The second one is about this idea I’ve had for a while, that a static site generation system is an ideal learning project. I’m still pulling this one together (read: I haven’t actually written it yet…) but it’s going to be a quick romp through what a static site generation system is, and what you need to do to put one together. I expect it will also be a rockin’ good time.

Q: Is this your first visit to SeaGL? If so, what are your expectations? If not, can you give us your impressions of the event?

A: This will be my second SeaGL. Last year I was taken with, well pretty much everything: the great content in the tracks, the good sized crowds, and the wonderful venue. 8^)

Q: What is the one superpower you wish you had?

A: I wish I had the superpower of coming up with a good question for myself when somebody tells me to make up my own question and answer it at the end of an interview. ;^)

SeaGL speaker Q&A: Aaron Wolf
September 25, 2017

Aaron Wolf gives his talk titled, “Snowdrift.coop: 5 years of a work-in-progress” on Saturday afternoon.

Q: Could you please introduce yourself and tell us a little about your background?

A: My name is Aaron Wolf. I’m a musician and music teacher who got sidetracked by questions about the nature of cultural freedom, creativity, technology, and economic equity. In 2012, I pivoted from Apple to GNU and from the prospect of a musicology PhD to co-founding a funding cooperative for free/libre/open software and culture. Although I’ve found a place in the FLO world and tech community, I’m still not a tech enthusiast per se or a programmer. I focus on how technology can be empowering rather than exploitive and how economic foundations play into all this stuff.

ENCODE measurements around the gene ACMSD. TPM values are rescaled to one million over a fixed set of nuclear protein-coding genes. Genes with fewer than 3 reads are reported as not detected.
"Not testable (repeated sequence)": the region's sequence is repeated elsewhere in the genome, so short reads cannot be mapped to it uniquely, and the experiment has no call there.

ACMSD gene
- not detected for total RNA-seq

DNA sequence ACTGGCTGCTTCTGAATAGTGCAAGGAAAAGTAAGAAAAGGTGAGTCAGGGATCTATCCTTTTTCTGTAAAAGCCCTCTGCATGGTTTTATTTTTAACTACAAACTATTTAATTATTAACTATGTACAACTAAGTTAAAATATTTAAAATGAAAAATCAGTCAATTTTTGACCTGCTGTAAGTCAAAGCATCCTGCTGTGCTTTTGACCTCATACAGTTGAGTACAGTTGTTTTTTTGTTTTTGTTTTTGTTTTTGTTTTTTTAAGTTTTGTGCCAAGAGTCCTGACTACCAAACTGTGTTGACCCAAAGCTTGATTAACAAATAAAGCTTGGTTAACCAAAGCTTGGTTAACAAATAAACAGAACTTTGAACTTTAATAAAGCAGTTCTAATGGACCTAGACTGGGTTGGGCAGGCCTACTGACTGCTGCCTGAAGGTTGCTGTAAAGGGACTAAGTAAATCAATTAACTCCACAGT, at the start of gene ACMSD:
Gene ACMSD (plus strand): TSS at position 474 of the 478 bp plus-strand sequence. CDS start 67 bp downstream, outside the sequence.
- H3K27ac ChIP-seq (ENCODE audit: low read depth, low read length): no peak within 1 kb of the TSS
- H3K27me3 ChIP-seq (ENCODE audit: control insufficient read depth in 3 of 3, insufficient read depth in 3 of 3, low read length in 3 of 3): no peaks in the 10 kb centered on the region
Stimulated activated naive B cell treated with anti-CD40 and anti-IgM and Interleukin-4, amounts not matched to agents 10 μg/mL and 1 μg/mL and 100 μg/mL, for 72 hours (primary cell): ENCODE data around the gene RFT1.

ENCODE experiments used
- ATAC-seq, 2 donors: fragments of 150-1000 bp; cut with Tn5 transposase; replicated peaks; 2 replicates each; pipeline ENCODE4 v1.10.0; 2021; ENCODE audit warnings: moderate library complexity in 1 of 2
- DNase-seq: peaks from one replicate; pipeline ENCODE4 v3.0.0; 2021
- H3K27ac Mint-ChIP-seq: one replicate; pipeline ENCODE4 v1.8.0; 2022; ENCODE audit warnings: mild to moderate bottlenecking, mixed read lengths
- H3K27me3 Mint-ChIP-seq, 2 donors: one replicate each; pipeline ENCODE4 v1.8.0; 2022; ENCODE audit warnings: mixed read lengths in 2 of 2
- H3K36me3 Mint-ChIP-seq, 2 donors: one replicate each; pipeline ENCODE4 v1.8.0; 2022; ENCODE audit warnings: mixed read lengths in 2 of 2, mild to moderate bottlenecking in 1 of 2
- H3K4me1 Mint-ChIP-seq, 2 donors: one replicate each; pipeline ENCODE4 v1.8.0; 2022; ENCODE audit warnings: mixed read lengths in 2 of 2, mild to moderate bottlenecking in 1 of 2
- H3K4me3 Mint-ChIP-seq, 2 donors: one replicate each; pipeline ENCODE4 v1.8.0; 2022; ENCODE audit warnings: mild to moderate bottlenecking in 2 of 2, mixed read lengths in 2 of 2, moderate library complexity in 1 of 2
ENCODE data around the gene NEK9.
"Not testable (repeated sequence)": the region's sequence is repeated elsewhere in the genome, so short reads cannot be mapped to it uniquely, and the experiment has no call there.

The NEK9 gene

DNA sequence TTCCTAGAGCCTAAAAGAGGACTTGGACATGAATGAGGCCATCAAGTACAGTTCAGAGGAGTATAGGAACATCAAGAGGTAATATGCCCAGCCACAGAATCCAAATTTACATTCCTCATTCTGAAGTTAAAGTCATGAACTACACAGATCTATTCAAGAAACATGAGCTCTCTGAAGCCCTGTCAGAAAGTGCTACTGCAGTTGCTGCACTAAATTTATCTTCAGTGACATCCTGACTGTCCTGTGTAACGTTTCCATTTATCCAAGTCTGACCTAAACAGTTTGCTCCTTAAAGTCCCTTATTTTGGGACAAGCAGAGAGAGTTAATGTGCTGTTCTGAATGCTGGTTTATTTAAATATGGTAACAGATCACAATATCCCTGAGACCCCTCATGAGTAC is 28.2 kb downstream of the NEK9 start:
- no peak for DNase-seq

Q: Without tipping your hand on the actual talk, can you give us an idea of what we might expect?

A: I always want to be modest and acknowledge that Snowdrift.coop is just a support project hoping to help the real projects that create primary value. But when I focus on the challenges and why we have taken so long to launch, I realize we just might be one of the most ambitious projects out there. We’re trying to fundamentally change economic and social structures all while living up to the highest standards of software freedom in our own development. Our mission involves everything any software project deals with plus handling money, cooperative governance, international issues…

My talk will be a race through an inside look at what happened over the last 5 years. I’ll share the details of politics, communication struggles, pivots and mission-creep, and where we are now. It will give everyone a good sense of what’s involved in a project like this.

Q: Is this your first visit to SeaGL? If so, what are your expectations? If not, can you give us your impressions of the event?

A: My past SeaGL experience felt like a wonderful volunteer-run event. Many things to learn and improve, but overall good. It had a local feel, and the shoestring budget was apparent, but it did what a good conference should do in connecting people and sharing ideas.

SeaGL speaker Q&A: Margaret Staples
September 21, 2017